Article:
During a Monday Night Football game between the Buffalo Bills and Cincinnati Bengals, 24-year-old safety Damar Hamlin suffered cardiac arrest after what seemed like a routine tackle. Players, coaches, fans in the stadium, and viewers around the world watched in silence as medical personnel feverishly worked on Hamlin before transporting him to the hospital.
The event brought to light a very serious medical issue and left many people with questions about sudden cardiac arrest. Here are answers to those questions.
Cardiac arrest occurs when the heart suddenly loses its normal rhythm and stops beating properly. When this happens, the heart cannot pump oxygen-rich blood throughout the body, resulting in a loss of breathing and consciousness. If not treated immediately, by performing cardiopulmonary resuscitation (CPR) and restoring the heart’s rhythm using a defibrillator, organ damage or death can occur.
No. Cardiac arrest is triggered by an electrical disturbance in the heart causing an irregular heartbeat. A heart attack is a circulation problem and occurs when blood flow to the heart is disrupted due to a blockage in an artery. This can damage the heart muscle but the heart usually doesn’t stop beating. However, a heart attack can trigger an electrical abnormality in the heart that leads to cardiac arrest.
This extremely serious event is usually caused by abnormalities with the heart’s electrical system, referred to as arrhythmias. Ventricular fibrillation, an arrhythmia that causes the heart to tremble instead of pumping blood normally, is the most common cause. Cardiac arrest may occur due to another known or undiagnosed heart condition. It may also occur suddenly, such as from a hard blow to the chest that occurs during a sports event or other trauma. This is referred to as commotio cordis.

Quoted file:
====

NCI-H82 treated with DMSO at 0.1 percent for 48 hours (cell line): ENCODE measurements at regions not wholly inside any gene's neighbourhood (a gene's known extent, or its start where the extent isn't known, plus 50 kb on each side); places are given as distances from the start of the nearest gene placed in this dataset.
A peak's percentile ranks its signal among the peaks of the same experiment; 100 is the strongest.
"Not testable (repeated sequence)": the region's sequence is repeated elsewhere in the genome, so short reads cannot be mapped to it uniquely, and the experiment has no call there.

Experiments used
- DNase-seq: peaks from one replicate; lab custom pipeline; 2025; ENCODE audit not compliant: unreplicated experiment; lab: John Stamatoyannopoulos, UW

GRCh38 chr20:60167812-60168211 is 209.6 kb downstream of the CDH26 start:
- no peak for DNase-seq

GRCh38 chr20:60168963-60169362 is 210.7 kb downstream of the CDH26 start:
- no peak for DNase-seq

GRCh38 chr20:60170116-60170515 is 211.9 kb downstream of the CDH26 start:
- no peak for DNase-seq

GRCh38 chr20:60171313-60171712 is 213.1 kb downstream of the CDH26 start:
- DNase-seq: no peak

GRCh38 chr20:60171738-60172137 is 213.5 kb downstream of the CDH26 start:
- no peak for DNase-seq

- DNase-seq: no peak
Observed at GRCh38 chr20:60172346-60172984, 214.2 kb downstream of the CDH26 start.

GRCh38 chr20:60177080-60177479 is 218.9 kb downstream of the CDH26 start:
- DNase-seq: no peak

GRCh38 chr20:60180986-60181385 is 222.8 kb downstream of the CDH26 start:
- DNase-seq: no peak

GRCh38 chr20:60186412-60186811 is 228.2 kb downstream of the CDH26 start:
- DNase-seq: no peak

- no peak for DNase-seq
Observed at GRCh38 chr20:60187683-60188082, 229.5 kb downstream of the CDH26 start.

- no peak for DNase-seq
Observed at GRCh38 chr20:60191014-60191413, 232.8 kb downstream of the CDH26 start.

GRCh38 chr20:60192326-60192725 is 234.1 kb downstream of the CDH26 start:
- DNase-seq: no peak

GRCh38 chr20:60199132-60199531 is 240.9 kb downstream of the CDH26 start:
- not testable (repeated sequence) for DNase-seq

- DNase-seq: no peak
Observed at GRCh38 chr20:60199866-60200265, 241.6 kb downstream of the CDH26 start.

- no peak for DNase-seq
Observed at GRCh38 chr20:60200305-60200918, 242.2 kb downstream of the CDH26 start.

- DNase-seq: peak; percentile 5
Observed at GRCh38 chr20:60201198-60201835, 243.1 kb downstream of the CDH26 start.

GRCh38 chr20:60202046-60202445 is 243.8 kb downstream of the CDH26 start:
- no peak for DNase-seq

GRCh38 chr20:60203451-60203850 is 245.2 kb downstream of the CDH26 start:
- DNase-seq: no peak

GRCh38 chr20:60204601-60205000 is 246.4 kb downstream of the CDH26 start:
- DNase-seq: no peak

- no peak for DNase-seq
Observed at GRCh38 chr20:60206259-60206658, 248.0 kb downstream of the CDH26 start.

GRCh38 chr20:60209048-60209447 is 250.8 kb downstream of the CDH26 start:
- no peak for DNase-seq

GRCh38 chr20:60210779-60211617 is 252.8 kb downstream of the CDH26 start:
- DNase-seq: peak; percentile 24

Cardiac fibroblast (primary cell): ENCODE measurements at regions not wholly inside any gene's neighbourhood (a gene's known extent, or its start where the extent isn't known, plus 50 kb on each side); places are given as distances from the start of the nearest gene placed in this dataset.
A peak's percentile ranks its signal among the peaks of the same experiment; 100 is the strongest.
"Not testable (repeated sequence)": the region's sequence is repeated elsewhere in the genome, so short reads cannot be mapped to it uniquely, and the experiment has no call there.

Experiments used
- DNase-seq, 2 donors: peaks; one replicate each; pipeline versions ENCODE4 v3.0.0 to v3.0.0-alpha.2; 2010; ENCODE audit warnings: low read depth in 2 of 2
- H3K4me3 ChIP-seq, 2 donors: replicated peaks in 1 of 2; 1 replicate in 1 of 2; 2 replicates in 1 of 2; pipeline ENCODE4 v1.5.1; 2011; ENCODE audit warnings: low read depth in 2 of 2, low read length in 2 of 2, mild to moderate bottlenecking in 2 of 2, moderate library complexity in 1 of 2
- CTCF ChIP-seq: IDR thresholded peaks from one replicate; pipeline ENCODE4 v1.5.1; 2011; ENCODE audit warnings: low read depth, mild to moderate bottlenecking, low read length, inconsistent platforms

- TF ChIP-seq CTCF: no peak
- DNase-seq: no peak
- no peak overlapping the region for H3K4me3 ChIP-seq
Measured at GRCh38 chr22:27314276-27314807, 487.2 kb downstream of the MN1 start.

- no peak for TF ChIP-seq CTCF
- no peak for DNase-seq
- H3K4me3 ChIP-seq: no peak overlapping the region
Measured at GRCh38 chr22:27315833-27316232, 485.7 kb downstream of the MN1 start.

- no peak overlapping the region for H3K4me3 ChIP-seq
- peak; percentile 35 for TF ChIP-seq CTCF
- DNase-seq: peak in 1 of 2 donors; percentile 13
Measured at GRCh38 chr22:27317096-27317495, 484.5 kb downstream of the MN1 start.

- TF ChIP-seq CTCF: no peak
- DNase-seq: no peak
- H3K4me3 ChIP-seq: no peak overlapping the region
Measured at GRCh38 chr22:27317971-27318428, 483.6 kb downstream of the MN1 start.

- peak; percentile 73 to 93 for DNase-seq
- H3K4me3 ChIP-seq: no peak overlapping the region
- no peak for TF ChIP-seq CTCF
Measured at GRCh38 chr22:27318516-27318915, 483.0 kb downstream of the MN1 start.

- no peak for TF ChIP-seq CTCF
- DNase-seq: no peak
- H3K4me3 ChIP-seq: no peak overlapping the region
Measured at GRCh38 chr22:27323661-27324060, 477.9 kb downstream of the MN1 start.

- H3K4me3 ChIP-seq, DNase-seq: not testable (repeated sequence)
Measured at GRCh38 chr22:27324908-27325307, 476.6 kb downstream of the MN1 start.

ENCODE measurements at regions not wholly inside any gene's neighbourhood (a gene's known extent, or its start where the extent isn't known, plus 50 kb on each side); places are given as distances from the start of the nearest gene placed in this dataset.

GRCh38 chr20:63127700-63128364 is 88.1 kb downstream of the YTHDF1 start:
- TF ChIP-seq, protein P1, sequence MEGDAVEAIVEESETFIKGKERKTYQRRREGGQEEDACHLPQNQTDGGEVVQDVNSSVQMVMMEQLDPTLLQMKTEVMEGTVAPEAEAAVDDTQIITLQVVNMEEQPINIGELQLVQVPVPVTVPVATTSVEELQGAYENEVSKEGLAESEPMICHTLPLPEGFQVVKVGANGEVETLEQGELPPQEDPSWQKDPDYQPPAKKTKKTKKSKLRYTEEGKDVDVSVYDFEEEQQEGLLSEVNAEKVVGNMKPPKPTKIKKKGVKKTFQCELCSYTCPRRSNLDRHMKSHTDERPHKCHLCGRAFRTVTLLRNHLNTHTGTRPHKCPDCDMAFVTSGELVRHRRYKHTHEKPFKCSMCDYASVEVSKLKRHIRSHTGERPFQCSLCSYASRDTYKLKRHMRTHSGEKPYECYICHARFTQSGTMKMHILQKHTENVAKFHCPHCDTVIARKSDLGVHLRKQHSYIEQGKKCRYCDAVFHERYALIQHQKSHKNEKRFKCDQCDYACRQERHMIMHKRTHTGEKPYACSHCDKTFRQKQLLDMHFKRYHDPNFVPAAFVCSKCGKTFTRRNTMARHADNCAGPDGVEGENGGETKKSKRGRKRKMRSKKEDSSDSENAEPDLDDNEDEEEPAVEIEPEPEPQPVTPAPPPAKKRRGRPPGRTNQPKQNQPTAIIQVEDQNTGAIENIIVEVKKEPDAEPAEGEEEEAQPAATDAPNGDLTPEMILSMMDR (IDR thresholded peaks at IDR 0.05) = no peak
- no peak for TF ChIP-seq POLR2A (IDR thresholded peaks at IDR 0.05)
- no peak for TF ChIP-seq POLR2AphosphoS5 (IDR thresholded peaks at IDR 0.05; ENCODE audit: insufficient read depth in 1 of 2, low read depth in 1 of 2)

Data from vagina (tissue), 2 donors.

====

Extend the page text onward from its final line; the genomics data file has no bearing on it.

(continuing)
A person experiencing cardiac arrest will suddenly collapse, lose consciousness and stop breathing. They will have no pulse. In some cases, there may be warning signs shortly before cardiac arrest, such as shortness of breath, weakness, dizziness, fatigue, palpitations, and chest discomfort. But often there is no warning before the event occurs.
Cardiac arrest is an extreme medical emergency. Immediately call 911. If the person isn’t breathing, perform CPR. Even if you don’t know how to do CPR, push hard and fast on the person’s chest (called chest compressions) at a rate of about 100 to 120 compressions a minute to keep blood flowing through the body. If an automated external defibrillator (AED) is available, use it. The AED will give you voice instructions and will let you know if a shock is needed. Continue with CPR before and after any shock given by the AED until the person begins breathing or emergency medical personnel take over.
It’s not always possible to prevent cardiac arrest, but it is possible to detect heart issues that may increase your risk. Get screened for heart disease and live a heart-healthy life. Screenings such as an electrocardiogram (ECG) or wearing a cardiac monitor can detect heart arrhythmias. Echocardiograms can uncover heart damage and show if you have signs of heart failure. Blood tests can check levels of hormones and chemicals that affect your heart’s ability to function normally.
To learn more about cardiac services at Memorial Hospital’s Sarvanand Heart and Brain Center, click here.
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Date Last Reviewed: January 5, 2023
Editorial Review: Andrea Cohen, Editorial Director, Baldwin Publishing, Inc. Contact Editor
Medical Review: Perry Pitkow, MD